Giaschi, D., Chapman, C., Meier, K., Narasimhan, S., Regan, D. (2015). The effect of occlusion therapy on motion perception deficits in amblyopia.Vision Research, 114, 122-134.

There is growing evidence for deficits in motion perception in amblyopia, but these are rarely assessed clinically. In this prospective study we examined the effect of occlusion therapy on motion-defined form perception and multiple-object tracking. Participants included children (3-10 years old) with unilateral anisometropic and/or strabismic amblyopia who were currently undergoing occlusion therapy and age-matched control children with normal vision. At the start of the study, deficits in motion-defined form perception were present in at least one eye in 69% of the children with amblyopia. These deficits were still present at the end of the study in 55% of the amblyopia group. For multiple-object tracking, deficits were present initially in 64% and finally in 55% of the children with amblyopia, even after completion of occlusion therapy. Many of these deficits persisted in spite of an improvement in amblyopic eye visual acuity in response to occlusion therapy. The prevalence of motion perception deficits in amblyopia as well as their resistance to occlusion therapy, support the need for new approaches to amblyopia treatment.

Giaschi, D., Lo, R., Narasimhan, S., Lyons, C. & Wilcox, L.M. (2013) Sparing of coarse stereopsis in stereo deficient children with a history of amblyopia. Journal of Vision, 13(10):17,1-15.

Stereoscopic depth perception may be obtained from small retinal disparities that can be fused for single vision (fine stereopsis), but reliable depth information is also obtained from larger disparities that produce double vision (coarse stereopsis). Here we assess the possibility that the early development of coarse stereopsis makes it resilient to the factors that cause amblyopia by comparing performance in children with a history of strabismic, anisometropic, or aniso-strabismic amblyopia and age-matched controls (512 years). The task was to indicate whether a cartoon character was nearer or farther away than a zero-disparity reference frame. Test disparities were grouped into fine and coarse ranges based on preliminary assessment of diplopia thresholds. In the fine range, accuracy increased with disparity for both groups, but children in the amblyopia group performed significantly worse than children in the control group, particularly when their amblyopia was associated with strabismus. In the coarse range, accuracy was constant across all disparities for both groups although performance appeared to be poorer in the aniso-strabismic group. These results suggest that, under some conditions, stereopsis for large disparities may be spared when stereopsis for small disparities is disrupted by early visual deprivation. This undetected residual binocular function has important clinical implications given recent efforts to improve amblyopia treatment outcomes by employing binocular treatment protocols.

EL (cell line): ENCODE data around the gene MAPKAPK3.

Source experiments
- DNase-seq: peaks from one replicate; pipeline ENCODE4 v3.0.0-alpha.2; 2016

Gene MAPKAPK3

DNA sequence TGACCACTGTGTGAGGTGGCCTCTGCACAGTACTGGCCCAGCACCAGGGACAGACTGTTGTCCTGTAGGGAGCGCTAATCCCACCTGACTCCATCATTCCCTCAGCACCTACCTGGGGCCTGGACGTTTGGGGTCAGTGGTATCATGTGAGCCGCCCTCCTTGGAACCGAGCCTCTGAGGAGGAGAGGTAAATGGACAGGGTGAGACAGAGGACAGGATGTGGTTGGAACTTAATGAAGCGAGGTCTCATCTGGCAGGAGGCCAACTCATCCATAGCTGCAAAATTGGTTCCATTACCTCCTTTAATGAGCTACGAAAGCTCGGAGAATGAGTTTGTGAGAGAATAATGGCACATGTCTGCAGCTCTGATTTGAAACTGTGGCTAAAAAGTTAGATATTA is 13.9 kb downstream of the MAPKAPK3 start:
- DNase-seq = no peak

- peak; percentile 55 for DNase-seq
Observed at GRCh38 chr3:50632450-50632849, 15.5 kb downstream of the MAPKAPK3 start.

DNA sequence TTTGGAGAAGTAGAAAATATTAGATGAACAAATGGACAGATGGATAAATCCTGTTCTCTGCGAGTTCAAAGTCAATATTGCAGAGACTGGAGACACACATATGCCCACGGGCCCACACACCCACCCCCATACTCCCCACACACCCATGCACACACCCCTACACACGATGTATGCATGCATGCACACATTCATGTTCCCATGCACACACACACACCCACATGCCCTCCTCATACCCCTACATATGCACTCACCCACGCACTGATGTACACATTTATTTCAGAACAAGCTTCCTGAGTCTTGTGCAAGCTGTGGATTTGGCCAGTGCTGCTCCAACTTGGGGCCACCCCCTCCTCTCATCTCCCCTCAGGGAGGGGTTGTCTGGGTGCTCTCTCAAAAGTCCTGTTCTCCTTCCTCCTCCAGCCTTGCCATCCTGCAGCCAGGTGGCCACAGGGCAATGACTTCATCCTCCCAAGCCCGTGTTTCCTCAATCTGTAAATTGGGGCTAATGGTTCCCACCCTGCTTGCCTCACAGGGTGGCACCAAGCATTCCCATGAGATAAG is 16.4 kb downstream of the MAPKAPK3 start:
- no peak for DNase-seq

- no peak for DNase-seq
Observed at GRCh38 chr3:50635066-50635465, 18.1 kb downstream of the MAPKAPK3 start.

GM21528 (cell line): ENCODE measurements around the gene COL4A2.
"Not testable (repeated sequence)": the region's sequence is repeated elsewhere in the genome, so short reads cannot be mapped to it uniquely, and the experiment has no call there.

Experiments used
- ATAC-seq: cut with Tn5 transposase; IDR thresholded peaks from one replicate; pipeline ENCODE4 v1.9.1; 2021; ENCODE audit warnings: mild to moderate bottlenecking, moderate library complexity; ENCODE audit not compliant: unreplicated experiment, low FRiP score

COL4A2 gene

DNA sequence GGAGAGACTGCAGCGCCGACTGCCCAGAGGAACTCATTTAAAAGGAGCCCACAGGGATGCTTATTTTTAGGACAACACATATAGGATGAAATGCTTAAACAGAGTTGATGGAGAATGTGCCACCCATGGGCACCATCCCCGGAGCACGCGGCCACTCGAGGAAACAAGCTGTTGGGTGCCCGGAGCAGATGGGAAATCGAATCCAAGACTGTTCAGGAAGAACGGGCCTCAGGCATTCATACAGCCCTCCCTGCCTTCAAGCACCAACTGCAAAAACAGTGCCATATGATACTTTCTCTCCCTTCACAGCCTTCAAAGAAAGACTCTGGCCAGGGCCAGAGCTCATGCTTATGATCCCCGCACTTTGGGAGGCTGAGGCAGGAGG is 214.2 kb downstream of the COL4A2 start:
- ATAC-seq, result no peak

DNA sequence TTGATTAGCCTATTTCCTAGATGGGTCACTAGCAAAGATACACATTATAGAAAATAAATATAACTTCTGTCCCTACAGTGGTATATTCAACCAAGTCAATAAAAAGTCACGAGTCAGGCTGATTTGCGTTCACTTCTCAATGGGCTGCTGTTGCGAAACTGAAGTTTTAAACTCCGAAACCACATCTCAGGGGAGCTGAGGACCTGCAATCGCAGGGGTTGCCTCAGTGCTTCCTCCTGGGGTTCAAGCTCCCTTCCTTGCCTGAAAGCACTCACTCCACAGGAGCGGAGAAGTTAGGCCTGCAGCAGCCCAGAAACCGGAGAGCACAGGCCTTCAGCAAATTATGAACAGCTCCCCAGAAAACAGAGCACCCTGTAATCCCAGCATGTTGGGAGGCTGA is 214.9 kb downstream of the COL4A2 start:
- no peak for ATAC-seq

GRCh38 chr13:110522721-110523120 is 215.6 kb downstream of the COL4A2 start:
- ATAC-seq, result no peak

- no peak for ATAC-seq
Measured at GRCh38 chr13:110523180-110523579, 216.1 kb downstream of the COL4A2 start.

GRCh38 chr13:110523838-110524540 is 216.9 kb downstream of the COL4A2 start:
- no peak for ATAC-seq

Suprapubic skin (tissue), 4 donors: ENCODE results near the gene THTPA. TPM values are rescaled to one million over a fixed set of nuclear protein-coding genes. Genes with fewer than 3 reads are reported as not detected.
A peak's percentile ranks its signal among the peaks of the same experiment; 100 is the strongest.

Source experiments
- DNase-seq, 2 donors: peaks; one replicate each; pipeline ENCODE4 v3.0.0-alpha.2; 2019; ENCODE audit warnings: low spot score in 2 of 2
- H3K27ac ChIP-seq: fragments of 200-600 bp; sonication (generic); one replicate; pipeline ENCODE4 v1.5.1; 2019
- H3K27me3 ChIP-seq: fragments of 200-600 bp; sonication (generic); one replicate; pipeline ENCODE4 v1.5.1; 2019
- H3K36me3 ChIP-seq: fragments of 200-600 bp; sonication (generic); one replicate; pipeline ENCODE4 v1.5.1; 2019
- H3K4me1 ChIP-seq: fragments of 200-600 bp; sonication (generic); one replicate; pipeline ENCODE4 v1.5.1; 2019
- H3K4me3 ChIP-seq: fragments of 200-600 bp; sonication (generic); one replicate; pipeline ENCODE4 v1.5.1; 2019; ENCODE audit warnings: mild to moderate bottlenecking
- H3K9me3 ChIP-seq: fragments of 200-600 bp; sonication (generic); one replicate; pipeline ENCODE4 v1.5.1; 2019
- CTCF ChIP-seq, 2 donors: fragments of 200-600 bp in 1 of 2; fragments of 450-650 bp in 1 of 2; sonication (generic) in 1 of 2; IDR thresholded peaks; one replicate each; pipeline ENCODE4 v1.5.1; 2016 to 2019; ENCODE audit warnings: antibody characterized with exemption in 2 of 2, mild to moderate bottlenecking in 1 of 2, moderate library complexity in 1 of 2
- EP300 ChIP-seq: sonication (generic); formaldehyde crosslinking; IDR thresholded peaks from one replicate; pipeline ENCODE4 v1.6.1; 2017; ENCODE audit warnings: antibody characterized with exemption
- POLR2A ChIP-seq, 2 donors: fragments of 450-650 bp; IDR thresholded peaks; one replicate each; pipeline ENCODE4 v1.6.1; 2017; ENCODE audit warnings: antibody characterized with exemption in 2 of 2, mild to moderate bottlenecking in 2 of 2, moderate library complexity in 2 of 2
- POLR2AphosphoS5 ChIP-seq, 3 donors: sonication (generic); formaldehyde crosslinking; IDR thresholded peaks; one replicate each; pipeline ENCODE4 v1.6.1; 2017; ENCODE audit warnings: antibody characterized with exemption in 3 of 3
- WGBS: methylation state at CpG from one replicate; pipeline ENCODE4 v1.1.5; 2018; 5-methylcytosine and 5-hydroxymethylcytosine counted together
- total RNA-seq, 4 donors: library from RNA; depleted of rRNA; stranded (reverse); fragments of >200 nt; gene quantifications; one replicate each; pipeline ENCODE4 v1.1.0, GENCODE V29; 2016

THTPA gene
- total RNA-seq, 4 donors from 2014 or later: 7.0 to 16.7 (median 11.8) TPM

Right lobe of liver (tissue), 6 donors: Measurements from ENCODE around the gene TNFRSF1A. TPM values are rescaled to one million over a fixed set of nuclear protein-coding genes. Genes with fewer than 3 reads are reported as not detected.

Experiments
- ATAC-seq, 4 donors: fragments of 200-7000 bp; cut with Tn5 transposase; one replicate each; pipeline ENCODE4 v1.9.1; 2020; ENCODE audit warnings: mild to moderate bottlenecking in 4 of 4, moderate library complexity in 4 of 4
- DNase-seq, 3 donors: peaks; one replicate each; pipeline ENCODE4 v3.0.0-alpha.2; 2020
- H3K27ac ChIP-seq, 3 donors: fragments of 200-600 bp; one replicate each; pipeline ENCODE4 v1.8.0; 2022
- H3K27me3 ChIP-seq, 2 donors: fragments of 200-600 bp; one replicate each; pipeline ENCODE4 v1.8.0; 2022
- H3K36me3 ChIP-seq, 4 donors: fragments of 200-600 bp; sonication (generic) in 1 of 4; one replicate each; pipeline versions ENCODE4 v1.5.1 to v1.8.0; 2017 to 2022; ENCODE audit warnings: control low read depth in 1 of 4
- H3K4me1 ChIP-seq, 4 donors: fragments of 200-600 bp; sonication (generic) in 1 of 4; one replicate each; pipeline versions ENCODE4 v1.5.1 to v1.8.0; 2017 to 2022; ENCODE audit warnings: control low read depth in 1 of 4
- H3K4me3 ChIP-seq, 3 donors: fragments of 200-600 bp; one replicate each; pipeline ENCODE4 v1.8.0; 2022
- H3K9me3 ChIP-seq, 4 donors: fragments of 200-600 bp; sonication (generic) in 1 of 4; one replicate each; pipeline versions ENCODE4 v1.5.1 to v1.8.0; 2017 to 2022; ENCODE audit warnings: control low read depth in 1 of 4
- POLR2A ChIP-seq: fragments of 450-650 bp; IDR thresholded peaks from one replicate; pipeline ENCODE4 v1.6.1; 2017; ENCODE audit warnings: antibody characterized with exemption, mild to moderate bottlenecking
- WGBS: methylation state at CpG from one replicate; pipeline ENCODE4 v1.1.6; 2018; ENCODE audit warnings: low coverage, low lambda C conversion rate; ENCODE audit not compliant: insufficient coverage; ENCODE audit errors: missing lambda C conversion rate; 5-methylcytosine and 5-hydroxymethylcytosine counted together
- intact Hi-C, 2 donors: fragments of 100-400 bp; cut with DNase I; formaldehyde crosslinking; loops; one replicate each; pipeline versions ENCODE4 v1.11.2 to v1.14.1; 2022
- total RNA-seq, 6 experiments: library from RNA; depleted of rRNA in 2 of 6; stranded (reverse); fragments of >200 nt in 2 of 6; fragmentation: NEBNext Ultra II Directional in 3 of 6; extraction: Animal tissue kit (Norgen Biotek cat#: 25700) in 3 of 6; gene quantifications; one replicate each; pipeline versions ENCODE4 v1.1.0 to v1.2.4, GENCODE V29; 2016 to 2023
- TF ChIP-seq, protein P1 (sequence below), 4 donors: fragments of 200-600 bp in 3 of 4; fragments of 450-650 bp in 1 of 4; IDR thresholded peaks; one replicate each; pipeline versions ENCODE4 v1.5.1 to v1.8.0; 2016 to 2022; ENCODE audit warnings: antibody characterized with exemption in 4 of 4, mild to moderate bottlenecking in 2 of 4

Narasimhan S, Harrison ER, Giaschi DE (2012) Quantitative measurement of interocular suppression in children with amblyopia. Vision Research, 66, 1-10.

In this study we explored the possibility of using a dichoptic global motion technique to measure interocular suppression in children with amblyopia. We compared children (5-16 years old) with unilateral anisometropic and/or strabismic amblyopia to age-matched control children. Under dichoptic viewing conditions, contrast interference thresholds were determined with a global motion direction-discrimination task. Using virtual reality goggles, high contrast signal dots were presented to the amblyopic eye, while low contrast noise dots were presented to the non-amblyopic fellow eye. The contrast of the noise dots was increased until discrimination of the motion direction of the signal dots reached chance performance. Contrast interference thresholds were significantly lower in the strabismic group than in the anisometropic and control group. Our results suggest that interocular suppression is stronger in strabismic than in anisometropic amblyopia.